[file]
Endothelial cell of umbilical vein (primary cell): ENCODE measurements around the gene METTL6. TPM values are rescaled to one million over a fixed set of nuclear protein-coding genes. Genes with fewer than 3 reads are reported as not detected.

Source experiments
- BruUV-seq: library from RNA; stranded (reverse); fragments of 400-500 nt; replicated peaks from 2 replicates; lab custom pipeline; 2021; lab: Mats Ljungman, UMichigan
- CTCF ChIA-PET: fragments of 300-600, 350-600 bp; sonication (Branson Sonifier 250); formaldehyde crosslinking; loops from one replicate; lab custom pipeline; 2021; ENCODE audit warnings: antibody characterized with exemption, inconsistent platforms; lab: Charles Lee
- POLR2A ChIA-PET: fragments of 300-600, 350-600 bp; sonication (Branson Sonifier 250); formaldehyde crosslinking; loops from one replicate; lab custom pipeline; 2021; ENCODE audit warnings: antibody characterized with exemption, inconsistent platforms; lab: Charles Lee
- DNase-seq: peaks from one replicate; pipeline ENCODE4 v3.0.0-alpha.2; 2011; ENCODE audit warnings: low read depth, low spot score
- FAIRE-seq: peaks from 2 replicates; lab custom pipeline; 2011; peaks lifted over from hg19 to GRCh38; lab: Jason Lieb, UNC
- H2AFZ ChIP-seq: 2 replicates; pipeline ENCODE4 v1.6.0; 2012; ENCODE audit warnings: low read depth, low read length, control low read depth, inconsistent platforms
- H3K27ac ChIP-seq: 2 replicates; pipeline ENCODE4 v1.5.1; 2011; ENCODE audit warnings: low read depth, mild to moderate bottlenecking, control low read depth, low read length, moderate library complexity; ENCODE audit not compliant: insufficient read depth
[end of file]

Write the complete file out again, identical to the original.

Endothelial cell of umbilical vein (primary cell): ENCODE measurements around the gene METTL6. TPM values are rescaled to one million over a fixed set of nuclear protein-coding genes. Genes with fewer than 3 reads are reported as not detected.

Source experiments
- BruUV-seq: library from RNA; stranded (reverse); fragments of 400-500 nt; replicated peaks from 2 replicates; lab custom pipeline; 2021; lab: Mats Ljungman, UMichigan
- CTCF ChIA-PET: fragments of 300-600, 350-600 bp; sonication (Branson Sonifier 250); formaldehyde crosslinking; loops from one replicate; lab custom pipeline; 2021; ENCODE audit warnings: antibody characterized with exemption, inconsistent platforms; lab: Charles Lee
- POLR2A ChIA-PET: fragments of 300-600, 350-600 bp; sonication (Branson Sonifier 250); formaldehyde crosslinking; loops from one replicate; lab custom pipeline; 2021; ENCODE audit warnings: antibody characterized with exemption, inconsistent platforms; lab: Charles Lee
- DNase-seq: peaks from one replicate; pipeline ENCODE4 v3.0.0-alpha.2; 2011; ENCODE audit warnings: low read depth, low spot score
- FAIRE-seq: peaks from 2 replicates; lab custom pipeline; 2011; peaks lifted over from hg19 to GRCh38; lab: Jason Lieb, UNC
- H2AFZ ChIP-seq: 2 replicates; pipeline ENCODE4 v1.6.0; 2012; ENCODE audit warnings: low read depth, low read length, control low read depth, inconsistent platforms
- H3K27ac ChIP-seq: 2 replicates; pipeline ENCODE4 v1.5.1; 2011; ENCODE audit warnings: low read depth, mild to moderate bottlenecking, control low read depth, low read length, moderate library complexity; ENCODE audit not compliant: insufficient read depth